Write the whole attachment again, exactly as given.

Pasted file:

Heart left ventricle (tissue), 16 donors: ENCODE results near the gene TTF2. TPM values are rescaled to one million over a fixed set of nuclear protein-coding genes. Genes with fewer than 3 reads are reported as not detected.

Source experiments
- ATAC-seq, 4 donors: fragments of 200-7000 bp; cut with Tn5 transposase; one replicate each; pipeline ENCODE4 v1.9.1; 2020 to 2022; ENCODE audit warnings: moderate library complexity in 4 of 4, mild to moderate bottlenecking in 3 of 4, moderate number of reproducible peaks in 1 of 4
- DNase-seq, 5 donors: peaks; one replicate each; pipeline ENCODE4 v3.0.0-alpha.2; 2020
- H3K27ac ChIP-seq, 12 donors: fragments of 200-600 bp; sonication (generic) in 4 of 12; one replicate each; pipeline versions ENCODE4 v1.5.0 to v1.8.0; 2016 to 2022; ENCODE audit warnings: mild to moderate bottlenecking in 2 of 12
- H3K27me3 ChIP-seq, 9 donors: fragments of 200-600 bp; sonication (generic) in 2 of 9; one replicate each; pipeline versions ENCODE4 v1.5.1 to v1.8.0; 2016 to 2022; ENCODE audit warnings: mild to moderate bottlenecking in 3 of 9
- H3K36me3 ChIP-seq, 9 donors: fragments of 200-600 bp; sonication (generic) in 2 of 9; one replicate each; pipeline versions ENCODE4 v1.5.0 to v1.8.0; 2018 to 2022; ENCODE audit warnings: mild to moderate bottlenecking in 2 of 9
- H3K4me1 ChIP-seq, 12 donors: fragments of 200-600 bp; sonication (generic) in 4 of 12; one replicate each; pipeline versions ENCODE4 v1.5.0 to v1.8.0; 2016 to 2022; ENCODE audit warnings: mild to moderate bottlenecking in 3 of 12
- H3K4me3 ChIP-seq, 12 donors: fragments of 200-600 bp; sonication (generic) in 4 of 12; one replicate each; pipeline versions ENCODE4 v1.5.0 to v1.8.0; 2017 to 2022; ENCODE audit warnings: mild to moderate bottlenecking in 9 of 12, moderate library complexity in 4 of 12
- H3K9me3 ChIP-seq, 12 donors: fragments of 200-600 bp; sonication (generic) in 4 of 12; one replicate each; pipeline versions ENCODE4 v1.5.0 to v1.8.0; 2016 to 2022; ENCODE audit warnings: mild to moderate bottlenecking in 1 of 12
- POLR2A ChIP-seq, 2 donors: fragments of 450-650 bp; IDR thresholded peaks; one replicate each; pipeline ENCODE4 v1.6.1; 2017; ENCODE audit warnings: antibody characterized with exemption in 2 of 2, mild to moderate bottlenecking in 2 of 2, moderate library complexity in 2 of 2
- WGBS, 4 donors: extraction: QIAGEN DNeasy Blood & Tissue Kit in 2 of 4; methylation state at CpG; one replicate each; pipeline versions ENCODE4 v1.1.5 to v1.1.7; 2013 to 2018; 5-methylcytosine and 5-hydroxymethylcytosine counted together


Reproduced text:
Heart left ventricle (tissue), 16 donors: ENCODE results near the gene TTF2. TPM values are rescaled to one million over a fixed set of nuclear protein-coding genes. Genes with fewer than 3 reads are reported as not detected.

Source experiments
- ATAC-seq, 4 donors: fragments of 200-7000 bp; cut with Tn5 transposase; one replicate each; pipeline ENCODE4 v1.9.1; 2020 to 2022; ENCODE audit warnings: moderate library complexity in 4 of 4, mild to moderate bottlenecking in 3 of 4, moderate number of reproducible peaks in 1 of 4
- DNase-seq, 5 donors: peaks; one replicate each; pipeline ENCODE4 v3.0.0-alpha.2; 2020
- H3K27ac ChIP-seq, 12 donors: fragments of 200-600 bp; sonication (generic) in 4 of 12; one replicate each; pipeline versions ENCODE4 v1.5.0 to v1.8.0; 2016 to 2022; ENCODE audit warnings: mild to moderate bottlenecking in 2 of 12
- H3K27me3 ChIP-seq, 9 donors: fragments of 200-600 bp; sonication (generic) in 2 of 9; one replicate each; pipeline versions ENCODE4 v1.5.1 to v1.8.0; 2016 to 2022; ENCODE audit warnings: mild to moderate bottlenecking in 3 of 9
- H3K36me3 ChIP-seq, 9 donors: fragments of 200-600 bp; sonication (generic) in 2 of 9; one replicate each; pipeline versions ENCODE4 v1.5.0 to v1.8.0; 2018 to 2022; ENCODE audit warnings: mild to moderate bottlenecking in 2 of 9
- H3K4me1 ChIP-seq, 12 donors: fragments of 200-600 bp; sonication (generic) in 4 of 12; one replicate each; pipeline versions ENCODE4 v1.5.0 to v1.8.0; 2016 to 2022; ENCODE audit warnings: mild to moderate bottlenecking in 3 of 12
- H3K4me3 ChIP-seq, 12 donors: fragments of 200-600 bp; sonication (generic) in 4 of 12; one replicate each; pipeline versions ENCODE4 v1.5.0 to v1.8.0; 2017 to 2022; ENCODE audit warnings: mild to moderate bottlenecking in 9 of 12, moderate library complexity in 4 of 12
- H3K9me3 ChIP-seq, 12 donors: fragments of 200-600 bp; sonication (generic) in 4 of 12; one replicate each; pipeline versions ENCODE4 v1.5.0 to v1.8.0; 2016 to 2022; ENCODE audit warnings: mild to moderate bottlenecking in 1 of 12
- POLR2A ChIP-seq, 2 donors: fragments of 450-650 bp; IDR thresholded peaks; one replicate each; pipeline ENCODE4 v1.6.1; 2017; ENCODE audit warnings: antibody characterized with exemption in 2 of 2, mild to moderate bottlenecking in 2 of 2, moderate library complexity in 2 of 2
- WGBS, 4 donors: extraction: QIAGEN DNeasy Blood & Tissue Kit in 2 of 4; methylation state at CpG; one replicate each; pipeline versions ENCODE4 v1.1.5 to v1.1.7; 2013 to 2018; 5-methylcytosine and 5-hydroxymethylcytosine counted together